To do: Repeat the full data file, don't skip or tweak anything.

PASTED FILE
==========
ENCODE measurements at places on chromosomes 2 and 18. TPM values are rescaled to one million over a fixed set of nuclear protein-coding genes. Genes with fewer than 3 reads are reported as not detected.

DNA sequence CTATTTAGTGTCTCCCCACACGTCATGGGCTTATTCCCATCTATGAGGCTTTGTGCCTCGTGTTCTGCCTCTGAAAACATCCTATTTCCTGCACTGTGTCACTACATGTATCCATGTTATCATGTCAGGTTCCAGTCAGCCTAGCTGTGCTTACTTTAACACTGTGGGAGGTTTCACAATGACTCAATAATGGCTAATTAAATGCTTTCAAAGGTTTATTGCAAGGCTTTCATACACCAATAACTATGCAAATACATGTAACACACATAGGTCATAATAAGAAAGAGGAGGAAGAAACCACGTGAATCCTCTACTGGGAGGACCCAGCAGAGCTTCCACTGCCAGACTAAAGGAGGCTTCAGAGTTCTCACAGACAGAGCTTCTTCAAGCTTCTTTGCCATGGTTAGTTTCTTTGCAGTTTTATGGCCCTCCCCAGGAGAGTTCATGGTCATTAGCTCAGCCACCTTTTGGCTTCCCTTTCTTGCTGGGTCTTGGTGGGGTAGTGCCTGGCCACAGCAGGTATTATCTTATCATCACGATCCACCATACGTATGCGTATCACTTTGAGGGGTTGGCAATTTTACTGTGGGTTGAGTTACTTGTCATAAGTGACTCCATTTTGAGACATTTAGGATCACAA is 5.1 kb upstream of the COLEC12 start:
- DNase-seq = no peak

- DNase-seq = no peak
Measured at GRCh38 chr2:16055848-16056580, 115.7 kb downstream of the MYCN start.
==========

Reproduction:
ENCODE measurements at places on chromosomes 2 and 18. TPM values are rescaled to one million over a fixed set of nuclear protein-coding genes. Genes with fewer than 3 reads are reported as not detected.

DNA sequence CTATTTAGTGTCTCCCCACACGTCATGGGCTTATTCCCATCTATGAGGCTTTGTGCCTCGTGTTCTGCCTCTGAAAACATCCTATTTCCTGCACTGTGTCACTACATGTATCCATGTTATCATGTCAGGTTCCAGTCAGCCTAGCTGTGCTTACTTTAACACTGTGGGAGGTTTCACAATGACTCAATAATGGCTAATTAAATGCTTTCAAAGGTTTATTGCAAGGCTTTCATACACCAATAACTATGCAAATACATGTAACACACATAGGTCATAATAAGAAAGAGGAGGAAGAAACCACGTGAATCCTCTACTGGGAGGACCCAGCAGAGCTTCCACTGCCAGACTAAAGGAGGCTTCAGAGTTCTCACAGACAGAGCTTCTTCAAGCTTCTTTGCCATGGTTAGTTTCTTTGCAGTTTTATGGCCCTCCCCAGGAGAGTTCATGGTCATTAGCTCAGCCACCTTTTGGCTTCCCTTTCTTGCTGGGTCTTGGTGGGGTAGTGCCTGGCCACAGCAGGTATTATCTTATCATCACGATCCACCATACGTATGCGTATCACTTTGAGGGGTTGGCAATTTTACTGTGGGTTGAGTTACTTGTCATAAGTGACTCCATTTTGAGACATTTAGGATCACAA is 5.1 kb upstream of the COLEC12 start:
- DNase-seq = no peak

- DNase-seq = no peak
Measured at GRCh38 chr2:16055848-16056580, 115.7 kb downstream of the MYCN start.